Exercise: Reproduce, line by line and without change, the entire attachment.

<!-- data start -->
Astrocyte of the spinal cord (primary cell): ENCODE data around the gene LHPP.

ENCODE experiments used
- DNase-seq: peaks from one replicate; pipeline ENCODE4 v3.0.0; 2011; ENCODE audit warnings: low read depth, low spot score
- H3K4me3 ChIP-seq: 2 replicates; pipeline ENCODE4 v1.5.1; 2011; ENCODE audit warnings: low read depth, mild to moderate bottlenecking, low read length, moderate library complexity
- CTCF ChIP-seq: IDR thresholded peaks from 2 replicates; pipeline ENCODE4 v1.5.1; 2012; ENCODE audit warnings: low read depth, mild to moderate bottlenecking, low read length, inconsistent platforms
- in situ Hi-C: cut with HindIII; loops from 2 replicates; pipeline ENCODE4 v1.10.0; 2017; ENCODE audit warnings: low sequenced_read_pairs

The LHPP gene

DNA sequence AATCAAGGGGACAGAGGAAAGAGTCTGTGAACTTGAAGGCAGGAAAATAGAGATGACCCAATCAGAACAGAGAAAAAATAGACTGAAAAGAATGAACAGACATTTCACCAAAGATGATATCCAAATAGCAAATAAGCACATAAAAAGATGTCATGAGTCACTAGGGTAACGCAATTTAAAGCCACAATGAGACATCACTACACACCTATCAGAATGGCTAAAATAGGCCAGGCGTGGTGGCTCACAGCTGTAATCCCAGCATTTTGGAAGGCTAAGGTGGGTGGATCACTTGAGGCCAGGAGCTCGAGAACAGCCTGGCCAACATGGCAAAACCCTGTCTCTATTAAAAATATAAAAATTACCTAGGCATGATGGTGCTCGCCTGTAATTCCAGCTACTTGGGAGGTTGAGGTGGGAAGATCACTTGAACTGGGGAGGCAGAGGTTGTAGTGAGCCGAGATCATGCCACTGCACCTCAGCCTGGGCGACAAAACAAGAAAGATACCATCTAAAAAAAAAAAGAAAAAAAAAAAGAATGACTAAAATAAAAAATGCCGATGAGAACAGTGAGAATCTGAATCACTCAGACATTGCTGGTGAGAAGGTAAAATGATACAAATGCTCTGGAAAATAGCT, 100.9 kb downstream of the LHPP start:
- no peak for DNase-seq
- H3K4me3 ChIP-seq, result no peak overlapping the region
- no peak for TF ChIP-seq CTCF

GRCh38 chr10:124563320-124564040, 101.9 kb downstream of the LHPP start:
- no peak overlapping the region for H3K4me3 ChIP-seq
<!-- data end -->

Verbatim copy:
Astrocyte of the spinal cord (primary cell): ENCODE data around the gene LHPP.

ENCODE experiments used
- DNase-seq: peaks from one replicate; pipeline ENCODE4 v3.0.0; 2011; ENCODE audit warnings: low read depth, low spot score
- H3K4me3 ChIP-seq: 2 replicates; pipeline ENCODE4 v1.5.1; 2011; ENCODE audit warnings: low read depth, mild to moderate bottlenecking, low read length, moderate library complexity
- CTCF ChIP-seq: IDR thresholded peaks from 2 replicates; pipeline ENCODE4 v1.5.1; 2012; ENCODE audit warnings: low read depth, mild to moderate bottlenecking, low read length, inconsistent platforms
- in situ Hi-C: cut with HindIII; loops from 2 replicates; pipeline ENCODE4 v1.10.0; 2017; ENCODE audit warnings: low sequenced_read_pairs

The LHPP gene

DNA sequence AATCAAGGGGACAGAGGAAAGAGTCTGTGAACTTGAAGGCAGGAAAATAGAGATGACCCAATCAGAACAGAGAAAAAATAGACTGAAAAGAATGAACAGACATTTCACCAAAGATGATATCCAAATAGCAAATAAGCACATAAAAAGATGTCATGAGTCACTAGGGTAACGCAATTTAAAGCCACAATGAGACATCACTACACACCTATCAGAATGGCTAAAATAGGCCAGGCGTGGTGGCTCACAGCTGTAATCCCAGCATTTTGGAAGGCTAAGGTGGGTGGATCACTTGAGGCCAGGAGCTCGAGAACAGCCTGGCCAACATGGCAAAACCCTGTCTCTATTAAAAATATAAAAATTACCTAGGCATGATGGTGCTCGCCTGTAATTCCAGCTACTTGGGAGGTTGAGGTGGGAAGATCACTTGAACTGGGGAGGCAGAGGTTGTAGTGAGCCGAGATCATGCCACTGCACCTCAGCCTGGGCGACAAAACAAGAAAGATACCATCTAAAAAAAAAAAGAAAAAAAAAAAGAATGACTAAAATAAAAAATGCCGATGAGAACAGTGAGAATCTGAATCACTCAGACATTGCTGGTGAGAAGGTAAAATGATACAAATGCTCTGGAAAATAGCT, 100.9 kb downstream of the LHPP start:
- no peak for DNase-seq
- H3K4me3 ChIP-seq, result no peak overlapping the region
- no peak for TF ChIP-seq CTCF

GRCh38 chr10:124563320-124564040, 101.9 kb downstream of the LHPP start:
- no peak overlapping the region for H3K4me3 ChIP-seq